Electric cars are becoming increasingly popular, with a combination of low running costs, longer driving ranges, and a greater choice of models. Not to mention the beneficial impact on the environment.
It’s also worth bearing in mind that current government policy is to steer consumers towards EVs and intends to ban the sale from new of petrol and diesel vehicles starting 2030.
However, questions remain for many as to whether an electric vehicle is right for them.
There are plenty of myths surrounding electric cars, and questions as to what they are, how they work, and what potential benefits they can bring? We answer all of these questions and more, giving you a good grounding in all things EV.
What is an electric car?
There are a few different varieties of electric vehicle, though the one most would think of as an electric car are those powered solely by electricity.
It’s not quite as simple as that however, with a number of new terms introduced to the motoring world that could be confusing for potential drivers.
Pure- or battery-electric vehicles (Pure-EVs/BEVs) are driven only by the car’s battery, which needs to be recharged to extend its range. Plug-in Hybrids (PHEVs) have a smaller battery, but gain support from a petrol or diesel engine, allowing drivers to cover short trips on electric power, and fall-back on fuel for longer runs.
The above are the two core types of EVs, though there are also hydrogen fuel cell vehicles (FCEVs), which carry hydrogen in on-board tanks that’s converted to electricity, and these qualify under the definition of ‘electric vehicle’, though remain rare in the UK. Range-extended electric vehicles (REEV or REX) use a small engine, but this never powers the wheels, rather it acts as an on-board generator to recharge the battery on the move.
There are electrified vehicles as well, which include other hybrid models. Conventional hybrids (HEV) use a small battery and electric motor to aid a petrol or diesel engine, which undertakes most of the work. The aim here is to reduce how hard the engine works when under load. Mild hybrid (MHEV) models use what is effectively a larger starter motor to perform a similar task as a conventional hybrid, though with an even smaller battery and motor to improve overall efficiency.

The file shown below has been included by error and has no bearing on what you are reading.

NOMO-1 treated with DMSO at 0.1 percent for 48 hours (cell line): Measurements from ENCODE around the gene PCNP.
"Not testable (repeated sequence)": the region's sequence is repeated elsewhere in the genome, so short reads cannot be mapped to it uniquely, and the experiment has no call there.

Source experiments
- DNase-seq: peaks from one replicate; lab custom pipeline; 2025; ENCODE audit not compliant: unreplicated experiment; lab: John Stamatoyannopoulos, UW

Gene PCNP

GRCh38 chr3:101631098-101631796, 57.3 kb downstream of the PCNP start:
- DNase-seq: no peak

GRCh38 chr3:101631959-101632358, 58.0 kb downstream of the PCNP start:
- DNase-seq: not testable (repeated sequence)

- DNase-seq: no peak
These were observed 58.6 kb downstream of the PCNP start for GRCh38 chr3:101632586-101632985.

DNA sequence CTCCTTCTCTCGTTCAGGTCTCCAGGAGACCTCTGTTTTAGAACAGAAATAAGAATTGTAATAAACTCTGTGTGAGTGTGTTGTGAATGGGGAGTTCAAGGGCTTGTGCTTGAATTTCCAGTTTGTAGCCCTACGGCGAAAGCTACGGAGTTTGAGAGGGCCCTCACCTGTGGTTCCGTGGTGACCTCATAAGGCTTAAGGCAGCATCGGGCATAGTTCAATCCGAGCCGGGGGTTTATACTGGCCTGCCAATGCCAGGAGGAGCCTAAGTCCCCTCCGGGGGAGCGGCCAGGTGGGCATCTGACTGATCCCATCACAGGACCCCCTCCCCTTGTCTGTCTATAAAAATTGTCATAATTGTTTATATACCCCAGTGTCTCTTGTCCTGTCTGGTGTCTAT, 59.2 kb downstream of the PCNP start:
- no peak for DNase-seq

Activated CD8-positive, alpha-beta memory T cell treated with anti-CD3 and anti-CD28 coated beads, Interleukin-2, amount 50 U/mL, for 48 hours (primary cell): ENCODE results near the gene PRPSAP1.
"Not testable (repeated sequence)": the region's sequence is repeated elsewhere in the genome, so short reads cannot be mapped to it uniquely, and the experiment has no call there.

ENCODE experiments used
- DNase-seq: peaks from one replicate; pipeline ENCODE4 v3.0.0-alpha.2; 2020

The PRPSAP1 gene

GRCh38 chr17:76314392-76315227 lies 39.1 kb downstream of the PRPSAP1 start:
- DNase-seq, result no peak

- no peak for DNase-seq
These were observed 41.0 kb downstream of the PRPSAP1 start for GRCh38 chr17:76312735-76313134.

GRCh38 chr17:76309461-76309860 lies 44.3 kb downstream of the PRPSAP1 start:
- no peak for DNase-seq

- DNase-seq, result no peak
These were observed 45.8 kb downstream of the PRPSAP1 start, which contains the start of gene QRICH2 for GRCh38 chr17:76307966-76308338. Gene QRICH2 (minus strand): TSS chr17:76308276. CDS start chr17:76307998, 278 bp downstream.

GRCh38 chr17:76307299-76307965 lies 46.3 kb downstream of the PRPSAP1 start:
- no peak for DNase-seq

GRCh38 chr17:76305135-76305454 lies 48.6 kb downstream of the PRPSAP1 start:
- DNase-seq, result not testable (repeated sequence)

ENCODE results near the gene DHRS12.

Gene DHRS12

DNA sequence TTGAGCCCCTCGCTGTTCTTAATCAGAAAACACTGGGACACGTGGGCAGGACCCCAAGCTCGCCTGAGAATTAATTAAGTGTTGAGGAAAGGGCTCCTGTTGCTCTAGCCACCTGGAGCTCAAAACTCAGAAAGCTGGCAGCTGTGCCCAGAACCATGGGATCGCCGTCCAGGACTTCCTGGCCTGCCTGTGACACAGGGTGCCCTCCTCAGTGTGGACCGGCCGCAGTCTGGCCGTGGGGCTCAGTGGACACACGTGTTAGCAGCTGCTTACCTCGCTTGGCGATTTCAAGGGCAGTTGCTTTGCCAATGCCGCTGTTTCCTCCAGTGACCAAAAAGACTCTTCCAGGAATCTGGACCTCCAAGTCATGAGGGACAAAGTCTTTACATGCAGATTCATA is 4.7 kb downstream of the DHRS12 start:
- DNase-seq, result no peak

What EVs are available to lease?
Electric cars are available across every category of car and van, ranging from tiny city cars to luxury saloons or SUVs. The likes of a Smart car or Honda e would suit city drivers, while there are models such as Renault’s Zoe, the Peugeot e-208, MINI Electric, and Vauxhall Corsa-e in the supermini class.
Family sized vehicles are covered by the likes of VW’s ID.3 hatch and ID.4 SUV, Ford’s Mustang Mach-E, the Kia e-Niro, and Hyundai Ioniq 5 - plus many more. Premium markets see Audi’s e-tron, the Mercedes Benz EQC, and Jaguar’s I-Pace available in the SUV sector, or Tesla’s Model 3 and Polestar 2 as saloon models.
Finally, luxury or performance models are available from the likes of Porsche with its Taycan, the Audi e-tron GT, Tesla Model S, and Mercedes-Benz EQS. There are more than 100 different models available, and increasing numbers have options in terms of battery (and therefore range) and power ratings.
Nissan’s Leaf the best-selling pure-electric car in the UK
What are the best-selling electric cars in the UK?
Nissan’s Leaf has been the long-term best-selling pure-electric car in the UK, having pioneered the market with its launch in 2011. Since then, the market has grown rapidly, and Tesla’s Model 3 is due to overtake the Leaf before the end of 2021.
Renault’s Zoe remains a popular choice and is one of the best-selling EVs both in the UK and Europe, as is Tesla’s Model S saloon. All but the Model 3 have been on sale for several years, so hold a decent lead over the rest of the market.
However, EVs such as the Hyundai Kona Electric and Kia e-Niro have quickly caught up, and models including Volkswagen’s ID. electric range and Ford’s Mustang Mach-E are winning customers over with a choice of models.
Lowering the cost of leasing EVs
A regular criticism aimed at electric cars is that they’re too expensive to buy. While prices are getting closer to comparable petrol or diesel models all the time, it’s true that EV prices are higher than those internal combustion engine (ICE) models.
There is a £2,500 Office for Zero Emission Vehicles (OZEV) grant available for qualifying electric cars - effectively all pure-EVs and FCEVs that can cover at least 70 miles with zero-tailpipe emissions, and cost less than £35,000. There is also a grant for home charge points where these can be fitted, which takes £350 off the cost of a fully-installed unit.